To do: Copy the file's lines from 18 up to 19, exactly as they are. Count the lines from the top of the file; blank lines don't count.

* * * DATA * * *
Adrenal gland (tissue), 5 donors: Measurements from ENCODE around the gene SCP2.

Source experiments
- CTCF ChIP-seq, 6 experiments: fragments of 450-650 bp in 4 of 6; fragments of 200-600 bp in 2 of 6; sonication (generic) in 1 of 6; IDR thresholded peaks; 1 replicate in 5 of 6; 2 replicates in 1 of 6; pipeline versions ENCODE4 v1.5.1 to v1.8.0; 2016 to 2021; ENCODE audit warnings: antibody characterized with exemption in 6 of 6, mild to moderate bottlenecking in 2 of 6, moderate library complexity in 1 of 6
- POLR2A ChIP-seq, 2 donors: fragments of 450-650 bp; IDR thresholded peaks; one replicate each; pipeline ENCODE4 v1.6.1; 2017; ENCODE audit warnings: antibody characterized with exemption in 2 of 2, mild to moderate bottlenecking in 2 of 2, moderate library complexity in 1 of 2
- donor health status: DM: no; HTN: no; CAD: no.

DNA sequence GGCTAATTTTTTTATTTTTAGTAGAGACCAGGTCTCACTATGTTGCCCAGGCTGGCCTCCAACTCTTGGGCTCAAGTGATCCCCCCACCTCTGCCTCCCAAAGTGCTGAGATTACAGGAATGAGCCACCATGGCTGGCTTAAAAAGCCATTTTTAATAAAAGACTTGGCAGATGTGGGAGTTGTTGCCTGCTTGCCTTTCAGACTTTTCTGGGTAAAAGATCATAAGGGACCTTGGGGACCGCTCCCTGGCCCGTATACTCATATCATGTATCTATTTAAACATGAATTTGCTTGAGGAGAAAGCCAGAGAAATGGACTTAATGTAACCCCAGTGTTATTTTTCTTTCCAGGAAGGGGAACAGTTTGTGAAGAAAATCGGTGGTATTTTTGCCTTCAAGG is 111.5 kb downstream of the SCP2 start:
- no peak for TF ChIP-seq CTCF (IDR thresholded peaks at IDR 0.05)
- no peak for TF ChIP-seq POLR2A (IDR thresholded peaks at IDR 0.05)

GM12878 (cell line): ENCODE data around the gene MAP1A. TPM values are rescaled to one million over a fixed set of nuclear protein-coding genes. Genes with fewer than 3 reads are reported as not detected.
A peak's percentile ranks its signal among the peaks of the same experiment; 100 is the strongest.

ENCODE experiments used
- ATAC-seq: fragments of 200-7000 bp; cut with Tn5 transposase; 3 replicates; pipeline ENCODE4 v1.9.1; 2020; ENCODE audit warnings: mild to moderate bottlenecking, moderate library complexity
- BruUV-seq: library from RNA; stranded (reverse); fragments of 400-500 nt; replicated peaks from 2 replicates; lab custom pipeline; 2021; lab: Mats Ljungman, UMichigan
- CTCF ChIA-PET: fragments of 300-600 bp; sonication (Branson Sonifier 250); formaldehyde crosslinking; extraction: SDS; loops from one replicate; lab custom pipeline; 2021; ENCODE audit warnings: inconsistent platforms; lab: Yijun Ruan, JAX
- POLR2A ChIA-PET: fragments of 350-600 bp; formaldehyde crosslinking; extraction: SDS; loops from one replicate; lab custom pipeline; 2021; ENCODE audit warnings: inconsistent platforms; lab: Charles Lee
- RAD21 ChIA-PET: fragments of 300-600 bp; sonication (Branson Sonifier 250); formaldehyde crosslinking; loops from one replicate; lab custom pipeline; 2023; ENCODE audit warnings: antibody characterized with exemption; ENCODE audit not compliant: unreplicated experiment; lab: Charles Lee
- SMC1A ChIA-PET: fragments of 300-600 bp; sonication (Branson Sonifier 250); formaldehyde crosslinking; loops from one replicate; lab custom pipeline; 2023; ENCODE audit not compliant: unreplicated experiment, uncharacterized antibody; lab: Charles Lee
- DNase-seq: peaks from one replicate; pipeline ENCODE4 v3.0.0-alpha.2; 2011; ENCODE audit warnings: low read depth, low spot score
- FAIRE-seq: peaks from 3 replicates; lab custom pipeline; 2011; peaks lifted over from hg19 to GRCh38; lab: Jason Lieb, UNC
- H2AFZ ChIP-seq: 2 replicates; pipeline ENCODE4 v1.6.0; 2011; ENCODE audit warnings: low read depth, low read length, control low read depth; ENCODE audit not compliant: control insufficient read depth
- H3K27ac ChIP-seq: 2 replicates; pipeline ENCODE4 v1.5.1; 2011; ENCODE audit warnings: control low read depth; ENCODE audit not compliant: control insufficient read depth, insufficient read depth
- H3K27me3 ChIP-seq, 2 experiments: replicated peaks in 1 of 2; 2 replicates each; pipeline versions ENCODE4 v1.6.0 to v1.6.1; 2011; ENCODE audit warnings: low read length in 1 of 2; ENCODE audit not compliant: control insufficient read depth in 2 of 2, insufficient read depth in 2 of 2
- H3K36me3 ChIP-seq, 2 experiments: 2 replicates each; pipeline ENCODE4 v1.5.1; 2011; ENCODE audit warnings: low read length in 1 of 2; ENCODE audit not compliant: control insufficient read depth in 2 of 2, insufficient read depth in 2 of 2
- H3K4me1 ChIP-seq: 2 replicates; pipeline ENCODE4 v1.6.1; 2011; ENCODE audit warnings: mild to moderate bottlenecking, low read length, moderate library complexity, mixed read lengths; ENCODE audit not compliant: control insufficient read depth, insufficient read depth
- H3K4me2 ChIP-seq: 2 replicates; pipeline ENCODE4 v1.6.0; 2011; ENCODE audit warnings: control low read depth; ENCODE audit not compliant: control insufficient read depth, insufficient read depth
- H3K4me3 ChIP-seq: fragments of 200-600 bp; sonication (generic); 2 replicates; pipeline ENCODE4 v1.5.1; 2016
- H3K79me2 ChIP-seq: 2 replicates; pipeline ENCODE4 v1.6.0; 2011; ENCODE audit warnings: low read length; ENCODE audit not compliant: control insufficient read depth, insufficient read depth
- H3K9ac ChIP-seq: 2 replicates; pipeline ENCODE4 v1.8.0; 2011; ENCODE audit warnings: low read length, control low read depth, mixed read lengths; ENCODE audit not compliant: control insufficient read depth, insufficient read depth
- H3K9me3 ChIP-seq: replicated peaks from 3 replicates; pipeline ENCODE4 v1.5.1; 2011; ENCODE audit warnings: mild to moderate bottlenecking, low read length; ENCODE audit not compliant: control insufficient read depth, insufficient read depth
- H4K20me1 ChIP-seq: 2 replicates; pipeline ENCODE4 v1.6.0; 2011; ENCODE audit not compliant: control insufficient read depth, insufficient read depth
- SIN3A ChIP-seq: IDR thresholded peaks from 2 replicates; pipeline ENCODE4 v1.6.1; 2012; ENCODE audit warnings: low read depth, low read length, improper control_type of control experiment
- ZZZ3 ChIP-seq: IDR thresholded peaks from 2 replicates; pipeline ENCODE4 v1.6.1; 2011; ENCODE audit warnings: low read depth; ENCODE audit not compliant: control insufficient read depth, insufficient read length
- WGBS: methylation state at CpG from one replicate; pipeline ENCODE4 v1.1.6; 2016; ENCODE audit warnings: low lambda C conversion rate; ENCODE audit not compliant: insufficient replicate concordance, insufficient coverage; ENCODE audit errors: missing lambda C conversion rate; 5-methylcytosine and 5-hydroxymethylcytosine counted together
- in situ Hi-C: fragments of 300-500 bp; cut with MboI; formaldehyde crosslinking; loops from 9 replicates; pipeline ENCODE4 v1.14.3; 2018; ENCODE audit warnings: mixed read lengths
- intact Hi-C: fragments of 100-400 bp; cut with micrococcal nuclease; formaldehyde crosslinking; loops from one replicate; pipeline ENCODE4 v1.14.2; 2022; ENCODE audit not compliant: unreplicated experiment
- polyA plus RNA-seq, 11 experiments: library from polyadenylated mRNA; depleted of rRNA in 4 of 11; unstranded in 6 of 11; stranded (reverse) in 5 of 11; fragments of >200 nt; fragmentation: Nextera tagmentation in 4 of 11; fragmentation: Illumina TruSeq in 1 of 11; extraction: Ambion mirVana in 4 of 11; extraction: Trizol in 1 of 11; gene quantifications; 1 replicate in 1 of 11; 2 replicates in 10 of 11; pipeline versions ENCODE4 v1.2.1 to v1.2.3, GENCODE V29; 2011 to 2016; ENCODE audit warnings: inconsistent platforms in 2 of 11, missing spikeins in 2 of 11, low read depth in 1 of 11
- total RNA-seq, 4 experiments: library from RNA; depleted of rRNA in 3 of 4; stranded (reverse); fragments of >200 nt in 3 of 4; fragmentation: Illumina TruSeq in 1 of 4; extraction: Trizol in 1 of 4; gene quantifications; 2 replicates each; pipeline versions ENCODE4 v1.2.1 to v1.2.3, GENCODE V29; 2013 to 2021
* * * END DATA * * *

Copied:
- DNase-seq: peaks from one replicate; pipeline ENCODE4 v3.0.0-alpha.2; 2011; ENCODE audit warnings: low read depth, low spot score
- FAIRE-seq: peaks from 3 replicates; lab custom pipeline; 2011; peaks lifted over from hg19 to GRCh38; lab: Jason Lieb, UNC